The CPC three-month (March-April-May) outlook, issued February 18, indicates increased chances of above normal precipitation statewide except for the northern third of the state where equal chances of above or below normal precipitation are expected. The three month forecast also predicts increased chances of above normal temperatures statewide.
El Niño conditions are present. Positive equatorial seat surface temperature (SST) anomalies continue across most of the Pacific Ocean. A transition to ENSO-neutral is likely during late Northern Hemisphere spring or early summer 2016, with a possible transition to La Nina conditions during the fall.
A Bulletin 120 update for conditions as of March 8 will be available, Thursday, March 10. The April 1, 2016 Bulletin 120 and Water Supply Index forecasts will be available on Friday, April 8, 2016. If you have any questions regarding this forecast, please contact a member of the Snow Surveys staff.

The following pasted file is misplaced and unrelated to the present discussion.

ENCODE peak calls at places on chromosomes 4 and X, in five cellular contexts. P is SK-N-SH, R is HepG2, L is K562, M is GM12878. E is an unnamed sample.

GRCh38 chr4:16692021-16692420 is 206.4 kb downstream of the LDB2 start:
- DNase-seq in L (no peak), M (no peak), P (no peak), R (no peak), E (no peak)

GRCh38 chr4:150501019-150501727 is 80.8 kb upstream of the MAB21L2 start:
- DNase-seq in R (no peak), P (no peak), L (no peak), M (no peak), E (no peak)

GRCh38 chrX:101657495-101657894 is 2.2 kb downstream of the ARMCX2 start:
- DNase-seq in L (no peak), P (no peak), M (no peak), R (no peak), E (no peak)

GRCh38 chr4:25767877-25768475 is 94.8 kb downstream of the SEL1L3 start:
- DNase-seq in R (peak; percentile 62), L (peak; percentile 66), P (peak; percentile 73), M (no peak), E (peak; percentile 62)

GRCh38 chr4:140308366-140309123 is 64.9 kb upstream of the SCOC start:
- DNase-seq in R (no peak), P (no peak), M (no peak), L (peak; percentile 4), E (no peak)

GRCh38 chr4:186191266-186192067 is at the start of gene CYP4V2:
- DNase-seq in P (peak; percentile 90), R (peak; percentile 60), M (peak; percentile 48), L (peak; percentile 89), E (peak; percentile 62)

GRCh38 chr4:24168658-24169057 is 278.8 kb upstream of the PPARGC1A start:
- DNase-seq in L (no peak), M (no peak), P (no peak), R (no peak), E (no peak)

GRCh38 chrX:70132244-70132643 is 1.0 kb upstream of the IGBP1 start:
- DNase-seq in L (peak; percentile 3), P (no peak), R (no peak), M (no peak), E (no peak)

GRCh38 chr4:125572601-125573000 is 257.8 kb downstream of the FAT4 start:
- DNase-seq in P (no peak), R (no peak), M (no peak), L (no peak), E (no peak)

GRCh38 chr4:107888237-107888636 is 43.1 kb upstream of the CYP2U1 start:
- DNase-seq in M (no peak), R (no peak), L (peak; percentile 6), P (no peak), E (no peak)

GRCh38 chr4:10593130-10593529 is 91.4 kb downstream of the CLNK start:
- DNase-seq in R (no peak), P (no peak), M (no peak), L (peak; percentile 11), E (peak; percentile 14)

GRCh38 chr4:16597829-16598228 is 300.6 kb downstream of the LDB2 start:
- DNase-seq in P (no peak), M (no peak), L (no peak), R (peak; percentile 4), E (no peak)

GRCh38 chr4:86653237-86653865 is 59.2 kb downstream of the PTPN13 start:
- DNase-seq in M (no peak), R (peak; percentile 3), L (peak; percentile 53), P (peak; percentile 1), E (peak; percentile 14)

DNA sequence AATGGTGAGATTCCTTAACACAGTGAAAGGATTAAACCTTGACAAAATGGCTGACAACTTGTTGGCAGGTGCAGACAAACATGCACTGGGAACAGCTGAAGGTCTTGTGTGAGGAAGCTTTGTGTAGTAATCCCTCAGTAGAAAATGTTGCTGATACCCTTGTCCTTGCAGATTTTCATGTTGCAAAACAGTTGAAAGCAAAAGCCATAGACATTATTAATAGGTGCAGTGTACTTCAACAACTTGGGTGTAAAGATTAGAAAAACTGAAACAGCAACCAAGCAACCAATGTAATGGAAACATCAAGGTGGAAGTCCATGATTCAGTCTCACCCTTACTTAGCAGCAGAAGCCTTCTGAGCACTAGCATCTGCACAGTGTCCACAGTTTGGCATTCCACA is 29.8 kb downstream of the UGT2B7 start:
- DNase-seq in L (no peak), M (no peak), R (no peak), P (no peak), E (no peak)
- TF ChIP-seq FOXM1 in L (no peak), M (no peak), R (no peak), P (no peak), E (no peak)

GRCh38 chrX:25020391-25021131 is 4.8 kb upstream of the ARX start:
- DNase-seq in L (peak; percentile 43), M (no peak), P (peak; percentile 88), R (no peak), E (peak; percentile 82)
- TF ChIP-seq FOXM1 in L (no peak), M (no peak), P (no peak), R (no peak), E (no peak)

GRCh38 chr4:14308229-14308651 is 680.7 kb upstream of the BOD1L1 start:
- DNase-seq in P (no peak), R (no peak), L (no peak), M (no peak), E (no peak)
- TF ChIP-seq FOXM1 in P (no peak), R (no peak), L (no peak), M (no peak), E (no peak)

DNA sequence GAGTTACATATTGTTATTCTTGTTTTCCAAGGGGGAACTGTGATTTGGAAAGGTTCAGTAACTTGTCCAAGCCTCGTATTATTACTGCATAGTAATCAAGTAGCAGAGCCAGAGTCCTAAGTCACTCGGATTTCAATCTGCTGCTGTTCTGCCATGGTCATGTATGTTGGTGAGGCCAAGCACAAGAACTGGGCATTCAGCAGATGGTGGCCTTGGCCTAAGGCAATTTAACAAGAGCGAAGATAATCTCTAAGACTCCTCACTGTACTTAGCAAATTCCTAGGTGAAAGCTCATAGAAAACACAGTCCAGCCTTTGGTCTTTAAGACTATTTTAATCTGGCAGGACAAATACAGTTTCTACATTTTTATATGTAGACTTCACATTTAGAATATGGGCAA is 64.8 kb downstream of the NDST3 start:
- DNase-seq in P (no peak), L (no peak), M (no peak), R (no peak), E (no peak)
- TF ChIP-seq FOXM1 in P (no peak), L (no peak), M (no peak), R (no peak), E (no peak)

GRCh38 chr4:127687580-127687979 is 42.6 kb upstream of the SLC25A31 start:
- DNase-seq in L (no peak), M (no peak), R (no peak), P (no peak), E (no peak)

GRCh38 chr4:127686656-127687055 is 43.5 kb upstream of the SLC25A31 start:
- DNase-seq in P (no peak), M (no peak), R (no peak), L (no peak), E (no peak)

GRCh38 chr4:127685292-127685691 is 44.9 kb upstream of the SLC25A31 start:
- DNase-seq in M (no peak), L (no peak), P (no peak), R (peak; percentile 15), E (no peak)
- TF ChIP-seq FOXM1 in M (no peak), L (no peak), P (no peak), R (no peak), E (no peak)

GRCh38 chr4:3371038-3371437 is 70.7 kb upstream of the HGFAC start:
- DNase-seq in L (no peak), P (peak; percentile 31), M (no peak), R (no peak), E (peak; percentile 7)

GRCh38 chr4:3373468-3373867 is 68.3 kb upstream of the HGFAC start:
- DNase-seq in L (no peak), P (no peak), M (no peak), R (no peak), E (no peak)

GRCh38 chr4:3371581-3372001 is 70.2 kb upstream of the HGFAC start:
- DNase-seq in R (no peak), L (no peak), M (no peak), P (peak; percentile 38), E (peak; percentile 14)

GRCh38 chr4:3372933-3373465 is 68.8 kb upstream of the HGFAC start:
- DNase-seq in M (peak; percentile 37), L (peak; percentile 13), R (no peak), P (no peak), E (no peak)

Full Natural Flow Data:
Seasonal FNF: http://cdec.water.ca.gov/cgi-progs/snowsurvey_ro/FLOWOUT
Latest Northern Sierra 8-Station Precipitation Index: http://cdec.water.ca.gov/cgi-progs/queryDaily?s=8SI&d=today
Latest San Joaquin 5-Station Precipitation Index: http://cdec.water.ca.gov/cgi-progs/queryDaily?s=5SI&d=today
Latest Snow Sensor Report: http://cdec.water.ca.gov/cgi-progs/snow/PAGE6
Latest Statewide Summary of Snow Water Equivalents: http://cdec.water.ca.gov/cgi-progs/snow/DLYSWEQ
Extended Regional Forecasts:
California Nevada River Forecast Center 6 Day QPF and Snow Level Forecast: http://www.cnrfc.noaa.gov/awipsProducts/RNOHD6RSA.php
Climate Prediction Center One-Month Outlook Forecasts: http://www.cpc.noaa.gov/products/predictions/30day/
Climate Prediction Center Three-Month Outlook Forecasts: http://www.cpc.noaa.gov/products/predictions/long_range/seasonal.php?lead=1
U.S. Seasonal Drought Outlook: http://www.cpc.ncep.noaa.gov/products/expert_assessment/sdo_summary.html
Weather Forecast Office California Service Area-Products: http://www.cnrfc.noaa.gov/forecasts.php
El Niño Southern Oscillation (ENSO) Conditions and Weekly Discussion (including La Niña): http://www.cpc.ncep.noaa.gov/products/analysis_monitoring/lanina/enso_evolution-status-fcsts-web.pdf